Finally, it is worth noting that the results obtained from docking experiments performed on the crystal structure could not explain the experimental data and the role of the bicarbonate cofactor, and more particularly the observed stabilization effect on ACC binding, therefore strengthening our decision to use a modeled structure.2
Although structurally very similar, the α-aminophosphonates surprisingly displayed different behaviors. Whereas each of them is a competitive inhibitor of ACCO versus both ACC and HCO3−, ACP is a noncompetitive inhibitor and AMEP is a competitive inhibitor versus ascorbate. The latter finding is consistent with the finding of Brunhuber et al. , who reported that AIB, which shares its acyclic structure with AMEP, is a competitive inhibitor of ACCO versus ascorbate. Docking ACP on the metalated ACCO supports a coordination of ACP to the metal ion in a bidentate mode which is similar for the two possible protonation states of the inhibitor. There are only a few structural data on the bidentate coordination of α-aminophosphonate to metal ions . However, the bidentate binding of phosphonate-containing substrates observed in several nonheme iron-containing enzymes, such as 2-hydroxyphosphonic acid epoxidase [61, 62] and hydroxyethylphosphonate dioxygenase , strengthens our conclusion. From our calculation, one oxygen atom of the phosphonate group of ACP is interacting with K158 and R300. As a consequence, when HCO3− is docked on the ACCO/Fe/ACP complex, its position is modified as compared with that obtained with ACC, and in particular the interactions with K158 and R300 are weakened. Our results suggest that ACP interlocks with the binding of both ACC and HCO3−, providing a possible explanation for the results of the inhibition experiments in which ACP was found to be a competitive inhibitor versus both ACC and HCO3−. In this picture, the position of ascorbate is away from the binding site of ACP. This is also in agreement with our kinetic data, which suggest that its presence does not affect much the binding of ACP (pure noncompetitive inhibition pattern). The situation with AMEP appears slightly different, in particular with its protonated form. Indeed, unlike the deprotonated form that is found on the metal ion in the same position of ACP, the protonated AMEP can occupy different locations and in particular the site where ascorbate potentially binds. This could explain the different inhibition pattern observed between the cyclic and the acyclic α-aminophosphonate molecules, and in particular the fact that AMEP appears as a competitive inhibitor of ACCO versus ascorbate.
In conclusion, combining kinetic analysis of ACCO with two substrate analogs, fluorescence experiments, and theoretical studies, this work investigated the binding of the cofactors and more particularly of bicarbonate ions at the active site as well as a possible role for this cofactor. The proposed binding site for HCO3− involves interactions with several residues, such as that from the RXS conserved motif, K158, and a residue from the C-terminus (R300). In addition, our calculations evidence hydrogen bonding of this cofactor to the substrate ACC, in agreement with the observed substrate and metal stabilization in the active pocket from fluorescence quenching measurements. Interestingly, the position of the carboxylate function of ACC is similar to that of the 2-oxo function of 2-OG in related enzymes from the 2-OG-dependent dioxygenases [12, 13, 14]. This drives HCO3− (via hydrogen bonding) to a location corresponding to that of the terminal carboxylate of 2-OG. Finally, this substrate stabilization in the active pocket could also explain the protective role of HCO3− against inactivation processes, and the location of this cofactor is consistent with its participation in a proton transfer during catalysis.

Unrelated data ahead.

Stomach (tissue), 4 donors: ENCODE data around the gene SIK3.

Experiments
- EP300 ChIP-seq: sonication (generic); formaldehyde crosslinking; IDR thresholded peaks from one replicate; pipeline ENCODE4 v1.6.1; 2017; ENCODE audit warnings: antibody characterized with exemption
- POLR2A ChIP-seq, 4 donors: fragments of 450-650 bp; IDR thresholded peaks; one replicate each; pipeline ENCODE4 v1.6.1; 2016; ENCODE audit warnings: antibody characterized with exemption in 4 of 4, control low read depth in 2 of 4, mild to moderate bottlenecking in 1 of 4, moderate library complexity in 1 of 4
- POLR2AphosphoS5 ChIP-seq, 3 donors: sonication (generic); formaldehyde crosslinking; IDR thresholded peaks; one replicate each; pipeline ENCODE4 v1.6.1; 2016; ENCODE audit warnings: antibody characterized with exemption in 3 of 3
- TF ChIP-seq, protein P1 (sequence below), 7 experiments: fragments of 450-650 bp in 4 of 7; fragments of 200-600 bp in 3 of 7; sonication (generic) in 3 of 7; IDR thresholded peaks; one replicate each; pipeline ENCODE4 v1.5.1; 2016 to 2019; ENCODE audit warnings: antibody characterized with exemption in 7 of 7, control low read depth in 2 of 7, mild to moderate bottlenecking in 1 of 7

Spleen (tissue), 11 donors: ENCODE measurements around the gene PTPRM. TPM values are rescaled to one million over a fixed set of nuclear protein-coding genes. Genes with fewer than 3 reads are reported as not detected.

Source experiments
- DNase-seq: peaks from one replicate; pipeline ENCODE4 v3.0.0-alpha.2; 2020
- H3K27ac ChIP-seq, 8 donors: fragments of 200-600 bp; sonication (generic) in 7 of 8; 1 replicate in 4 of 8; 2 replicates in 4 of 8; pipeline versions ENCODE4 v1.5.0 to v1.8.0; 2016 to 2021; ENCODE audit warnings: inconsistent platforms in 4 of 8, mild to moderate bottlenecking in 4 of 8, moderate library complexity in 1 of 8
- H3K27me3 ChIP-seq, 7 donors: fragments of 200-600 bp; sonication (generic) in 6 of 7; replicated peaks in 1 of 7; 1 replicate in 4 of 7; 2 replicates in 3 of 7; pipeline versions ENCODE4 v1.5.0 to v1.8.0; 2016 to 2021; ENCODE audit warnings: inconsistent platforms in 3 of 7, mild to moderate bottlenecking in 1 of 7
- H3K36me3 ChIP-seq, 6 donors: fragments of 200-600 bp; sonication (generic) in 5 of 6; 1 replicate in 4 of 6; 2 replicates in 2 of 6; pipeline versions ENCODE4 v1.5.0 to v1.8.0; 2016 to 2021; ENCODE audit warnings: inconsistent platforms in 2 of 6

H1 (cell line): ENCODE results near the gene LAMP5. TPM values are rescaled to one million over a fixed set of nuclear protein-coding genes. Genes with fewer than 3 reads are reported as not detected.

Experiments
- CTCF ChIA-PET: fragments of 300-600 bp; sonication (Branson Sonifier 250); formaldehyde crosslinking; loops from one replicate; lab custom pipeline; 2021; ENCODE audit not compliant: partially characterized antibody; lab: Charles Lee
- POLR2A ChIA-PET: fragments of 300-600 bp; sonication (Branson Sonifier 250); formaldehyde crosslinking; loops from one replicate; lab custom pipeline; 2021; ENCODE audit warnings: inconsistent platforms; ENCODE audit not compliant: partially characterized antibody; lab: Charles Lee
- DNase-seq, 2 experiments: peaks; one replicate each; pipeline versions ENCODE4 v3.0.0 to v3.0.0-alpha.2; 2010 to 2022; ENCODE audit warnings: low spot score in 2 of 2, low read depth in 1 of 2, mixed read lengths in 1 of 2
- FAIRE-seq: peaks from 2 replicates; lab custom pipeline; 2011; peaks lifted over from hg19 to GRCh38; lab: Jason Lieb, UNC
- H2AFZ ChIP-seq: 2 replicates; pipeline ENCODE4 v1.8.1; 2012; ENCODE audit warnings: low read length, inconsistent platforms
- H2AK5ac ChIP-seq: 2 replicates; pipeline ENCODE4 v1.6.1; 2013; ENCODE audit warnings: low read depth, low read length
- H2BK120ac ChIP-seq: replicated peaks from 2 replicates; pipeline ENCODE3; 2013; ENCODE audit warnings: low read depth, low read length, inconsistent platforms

For square-pyramidal geometry τ = 0 and for trigonal bipyramidal geometry τ = 1.
Docking experiments were also performed on the crystal structure (using a monomer from the tetramer and removing the phosphate molecule bound on the metal ion). The position of ACC is similar to that obtained on the modeled structure, although this is twisted. The amine group of ACC is found trans to H177 and the oxygen is coordinated approximately trans to D179. When HCO3− is docked on the ACCO/Fe/ACC complex from the above-mentioned calculations, the most favorable position is located far from ACC (more than 10 Å).
This work was supported by a grant from the Agence Nationale de la Recherche (ANR-09-JCJC-0080). The authors acknowledge C. Schofield and Z. Zhang from Oxford University for providing the plasmid containing the gene encoding tomato ACCO as well as for useful advice.